Turks growing up today surely are better informed about the history of the land they inhabit. Even those who accept the nationalist line have to be aware of the sudden end of the centuries-long Armenian presence in Anatolia. Regardless of the terms they employ or the specific amount of responsibility they willingly shoulder, this next generation of Turks is already in a much better position to face the darkest aspect of their national history and develop a more responsible relationship to it.

    It may appear a small gesture now, but the initiators of the “I apologize” campaign have introduced a ray of hope for reconciliation between Armenians and Turks before the 100th anniversary of the catastrophe comes around.

    Esra Özyürek is an associate professor of anthropology at UC San Diego and the author of “Nostalgia for the Modern: State Secularism and Everyday Politics in Turkey” and “Politics of Public Memory in Turkey.”

  • HiEm818

    zubeyde, You mean the “Lewis Affair” … The “historians” were found to be paid by the turkish government

    “Some of the other signatories confessed later that there are deliberate attempts by the Turkish government and its allies to muddle and deny the issue”

    LOL turkish denial is a joke

    On May 19, 1985, The New York Times and The Washington Post ran an advertisement in which a group of 69 American historians called on Congress not to adopt the resolution on the Armenian Genocide.Bernard Lewis, a prominent historian of Islam at Princeton, was among them and so the case was named after him. The advertisement was paid for by the Committee of the Turkish Associations. Another important signee was Heath Lowry, the director of the Institute of Turkish Studies at Georgetown.Both Lewis and Lowry have been included among the key deniers of the Armenian Genocide. According to Roger W. Smith, Eric Markusen and Robert Jay Lifton, Lowry was also advising on how to prevent mention of the Armenian Genocide in scholarly works, and was discovered ghost writing for the Turkish ambassador in Washington on issues regarding the Embassy’s denial of the Armenian Genocide. The Armenian Assembly of America found that many or most of the 69 academics apparently benefited directly or indirectly from Turkish government research grants.[93][94] According to Yair Auron, an Israeli historian, scholar and expert specializing in Genocide studies and racism, this advertisement is a good example of one of many Turkish attempts to influence academia, a project on which Turkey spends enormous funds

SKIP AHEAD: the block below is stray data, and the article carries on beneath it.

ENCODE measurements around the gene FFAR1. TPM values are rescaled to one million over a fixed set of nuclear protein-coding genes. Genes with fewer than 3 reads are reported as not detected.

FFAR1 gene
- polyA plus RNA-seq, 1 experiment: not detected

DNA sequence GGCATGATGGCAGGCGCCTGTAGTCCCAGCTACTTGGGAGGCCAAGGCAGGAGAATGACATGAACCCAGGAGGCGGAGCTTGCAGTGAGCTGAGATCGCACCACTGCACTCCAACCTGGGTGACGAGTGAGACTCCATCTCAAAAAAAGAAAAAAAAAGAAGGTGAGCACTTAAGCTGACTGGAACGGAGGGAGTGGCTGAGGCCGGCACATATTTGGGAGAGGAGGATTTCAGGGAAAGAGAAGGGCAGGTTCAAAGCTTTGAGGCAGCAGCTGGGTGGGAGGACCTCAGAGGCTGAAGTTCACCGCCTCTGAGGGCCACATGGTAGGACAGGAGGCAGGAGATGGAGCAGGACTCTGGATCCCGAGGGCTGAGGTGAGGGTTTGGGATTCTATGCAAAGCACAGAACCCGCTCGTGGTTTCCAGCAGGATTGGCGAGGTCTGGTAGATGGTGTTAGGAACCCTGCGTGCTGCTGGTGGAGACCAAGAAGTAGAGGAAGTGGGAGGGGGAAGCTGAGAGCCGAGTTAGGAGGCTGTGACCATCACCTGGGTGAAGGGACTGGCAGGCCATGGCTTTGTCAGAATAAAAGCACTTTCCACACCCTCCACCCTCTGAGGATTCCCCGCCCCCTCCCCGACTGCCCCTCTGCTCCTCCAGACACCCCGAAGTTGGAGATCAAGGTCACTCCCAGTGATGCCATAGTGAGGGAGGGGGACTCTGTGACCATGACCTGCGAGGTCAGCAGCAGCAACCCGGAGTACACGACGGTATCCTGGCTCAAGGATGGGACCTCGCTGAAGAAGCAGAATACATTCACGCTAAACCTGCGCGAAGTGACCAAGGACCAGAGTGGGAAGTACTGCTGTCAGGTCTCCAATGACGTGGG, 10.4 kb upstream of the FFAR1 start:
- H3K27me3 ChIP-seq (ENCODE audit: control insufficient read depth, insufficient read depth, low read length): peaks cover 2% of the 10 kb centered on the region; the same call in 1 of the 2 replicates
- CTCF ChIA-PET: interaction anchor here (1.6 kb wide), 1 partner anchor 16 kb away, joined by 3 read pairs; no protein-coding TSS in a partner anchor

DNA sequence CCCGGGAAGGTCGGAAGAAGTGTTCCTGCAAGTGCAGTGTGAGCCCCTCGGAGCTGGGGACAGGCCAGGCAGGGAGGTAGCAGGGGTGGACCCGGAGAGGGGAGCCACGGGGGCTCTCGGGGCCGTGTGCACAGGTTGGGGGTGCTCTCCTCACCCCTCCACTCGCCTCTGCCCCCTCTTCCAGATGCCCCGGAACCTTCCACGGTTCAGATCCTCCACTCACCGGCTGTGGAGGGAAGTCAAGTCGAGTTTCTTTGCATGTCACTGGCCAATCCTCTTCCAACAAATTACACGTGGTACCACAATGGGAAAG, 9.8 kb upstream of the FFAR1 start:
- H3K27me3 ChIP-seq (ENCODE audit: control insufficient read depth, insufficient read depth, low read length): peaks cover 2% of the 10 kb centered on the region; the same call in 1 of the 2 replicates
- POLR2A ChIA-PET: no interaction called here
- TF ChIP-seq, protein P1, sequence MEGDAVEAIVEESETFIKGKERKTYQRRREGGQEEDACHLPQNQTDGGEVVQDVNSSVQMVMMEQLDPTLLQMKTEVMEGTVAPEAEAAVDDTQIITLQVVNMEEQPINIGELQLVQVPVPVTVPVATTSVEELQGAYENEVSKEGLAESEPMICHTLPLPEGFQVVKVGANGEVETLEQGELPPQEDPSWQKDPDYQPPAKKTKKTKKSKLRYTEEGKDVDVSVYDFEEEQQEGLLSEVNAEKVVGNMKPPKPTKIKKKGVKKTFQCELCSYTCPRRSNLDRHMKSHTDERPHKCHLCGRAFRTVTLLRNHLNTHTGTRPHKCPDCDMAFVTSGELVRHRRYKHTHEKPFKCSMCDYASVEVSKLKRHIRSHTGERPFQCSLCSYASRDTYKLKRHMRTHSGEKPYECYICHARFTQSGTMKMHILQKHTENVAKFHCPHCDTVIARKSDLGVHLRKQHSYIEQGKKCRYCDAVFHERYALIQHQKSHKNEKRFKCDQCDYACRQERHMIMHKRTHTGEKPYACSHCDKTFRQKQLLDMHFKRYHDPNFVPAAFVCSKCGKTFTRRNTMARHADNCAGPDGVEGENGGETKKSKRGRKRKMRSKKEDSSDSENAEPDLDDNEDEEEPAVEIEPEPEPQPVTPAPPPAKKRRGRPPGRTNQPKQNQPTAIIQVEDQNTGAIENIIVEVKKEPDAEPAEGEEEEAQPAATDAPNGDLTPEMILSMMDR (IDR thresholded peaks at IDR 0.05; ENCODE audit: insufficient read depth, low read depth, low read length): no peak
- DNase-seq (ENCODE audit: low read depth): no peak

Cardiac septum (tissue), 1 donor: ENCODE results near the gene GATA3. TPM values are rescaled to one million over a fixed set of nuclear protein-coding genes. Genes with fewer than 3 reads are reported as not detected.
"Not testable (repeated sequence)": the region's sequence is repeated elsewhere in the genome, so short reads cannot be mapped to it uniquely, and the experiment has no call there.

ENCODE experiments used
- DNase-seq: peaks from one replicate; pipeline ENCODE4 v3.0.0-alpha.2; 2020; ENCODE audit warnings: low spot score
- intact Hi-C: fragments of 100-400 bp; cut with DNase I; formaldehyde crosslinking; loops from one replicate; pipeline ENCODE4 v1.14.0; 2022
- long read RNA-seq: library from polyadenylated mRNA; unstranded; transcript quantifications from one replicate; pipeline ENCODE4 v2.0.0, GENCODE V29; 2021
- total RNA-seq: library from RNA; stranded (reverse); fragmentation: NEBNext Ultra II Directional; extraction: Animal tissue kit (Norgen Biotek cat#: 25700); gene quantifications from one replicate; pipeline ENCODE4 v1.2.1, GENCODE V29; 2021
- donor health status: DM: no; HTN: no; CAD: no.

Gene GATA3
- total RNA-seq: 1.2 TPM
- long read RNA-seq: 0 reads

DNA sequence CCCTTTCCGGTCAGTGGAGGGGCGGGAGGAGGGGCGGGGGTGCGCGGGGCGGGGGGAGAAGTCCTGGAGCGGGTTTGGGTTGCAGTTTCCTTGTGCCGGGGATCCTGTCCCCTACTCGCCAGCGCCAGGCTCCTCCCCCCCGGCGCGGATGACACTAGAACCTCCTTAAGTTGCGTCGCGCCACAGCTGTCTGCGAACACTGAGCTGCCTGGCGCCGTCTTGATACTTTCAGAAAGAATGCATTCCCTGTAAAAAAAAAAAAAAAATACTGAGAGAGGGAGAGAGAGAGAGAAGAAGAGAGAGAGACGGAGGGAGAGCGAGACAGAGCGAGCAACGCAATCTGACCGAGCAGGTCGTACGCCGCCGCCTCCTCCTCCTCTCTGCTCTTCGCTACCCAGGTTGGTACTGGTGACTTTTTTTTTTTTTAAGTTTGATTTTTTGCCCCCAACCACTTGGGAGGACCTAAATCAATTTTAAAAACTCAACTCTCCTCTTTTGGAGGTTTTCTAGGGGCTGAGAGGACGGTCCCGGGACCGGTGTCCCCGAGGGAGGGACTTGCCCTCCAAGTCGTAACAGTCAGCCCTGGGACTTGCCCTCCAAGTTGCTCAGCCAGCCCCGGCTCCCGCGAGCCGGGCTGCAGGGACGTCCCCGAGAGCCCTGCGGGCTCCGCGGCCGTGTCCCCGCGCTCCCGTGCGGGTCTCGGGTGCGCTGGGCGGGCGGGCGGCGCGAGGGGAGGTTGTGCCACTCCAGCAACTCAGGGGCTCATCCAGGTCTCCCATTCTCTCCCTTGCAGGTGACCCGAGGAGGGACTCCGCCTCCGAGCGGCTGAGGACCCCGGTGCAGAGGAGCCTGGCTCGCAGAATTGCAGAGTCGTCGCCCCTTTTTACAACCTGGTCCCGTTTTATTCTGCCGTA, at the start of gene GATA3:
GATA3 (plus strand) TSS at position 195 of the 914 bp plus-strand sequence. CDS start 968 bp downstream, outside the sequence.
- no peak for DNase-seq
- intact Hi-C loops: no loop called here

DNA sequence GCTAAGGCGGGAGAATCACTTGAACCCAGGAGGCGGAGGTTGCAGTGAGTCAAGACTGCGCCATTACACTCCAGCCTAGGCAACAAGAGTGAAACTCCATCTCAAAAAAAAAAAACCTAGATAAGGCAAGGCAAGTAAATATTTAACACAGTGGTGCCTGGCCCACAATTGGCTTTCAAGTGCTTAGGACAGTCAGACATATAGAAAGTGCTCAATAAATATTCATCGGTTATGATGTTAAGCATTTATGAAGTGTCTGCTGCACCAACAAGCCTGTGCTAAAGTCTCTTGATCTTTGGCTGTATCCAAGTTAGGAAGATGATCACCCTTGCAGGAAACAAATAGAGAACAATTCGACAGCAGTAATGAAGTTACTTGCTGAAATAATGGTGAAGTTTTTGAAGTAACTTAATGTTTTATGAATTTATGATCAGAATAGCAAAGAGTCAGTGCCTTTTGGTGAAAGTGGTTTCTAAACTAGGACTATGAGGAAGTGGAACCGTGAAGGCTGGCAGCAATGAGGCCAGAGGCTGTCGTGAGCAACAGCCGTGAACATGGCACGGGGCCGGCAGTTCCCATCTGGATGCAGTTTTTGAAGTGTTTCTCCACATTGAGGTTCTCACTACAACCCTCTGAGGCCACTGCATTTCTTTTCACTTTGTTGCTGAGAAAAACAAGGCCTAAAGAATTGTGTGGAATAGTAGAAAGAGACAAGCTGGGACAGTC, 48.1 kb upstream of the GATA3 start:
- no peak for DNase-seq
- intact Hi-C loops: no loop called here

After publication of the statement, professor Gérard Chaliand of Paris V – Sorbonne University expressed disappointment that Lewis had signed. Lewis responded that the statement was an attempt to avoid damaging Turkish-American relationships and that it included a call for Turkey to open its archives, but the former was not mentioned in the statement. Some of the other signatories confessed later that there are deliberate attempts by the Turkish government and its allies to muddle and deny the issue. Others confirm that there have been massacres but say they avoid the use of the term Genocide.[96] However, Henry Morgenthau Sr. wrote that “When the Turkish authorities gave the orders for these deportations, they were merely giving the death warrant to a whole race; they understood this well, and, in their conversations with me, they made no particular attempt to conceal the fact.”

    In October 2000, when the House of Representatives of the US was to discuss the resolution on the Armenian Genocide, Turkish politician Şükrü Elekdağ admitted that the statement had become useless because none of the original signatories besides Justin McCarthy would agree to sign a new, similar declaration””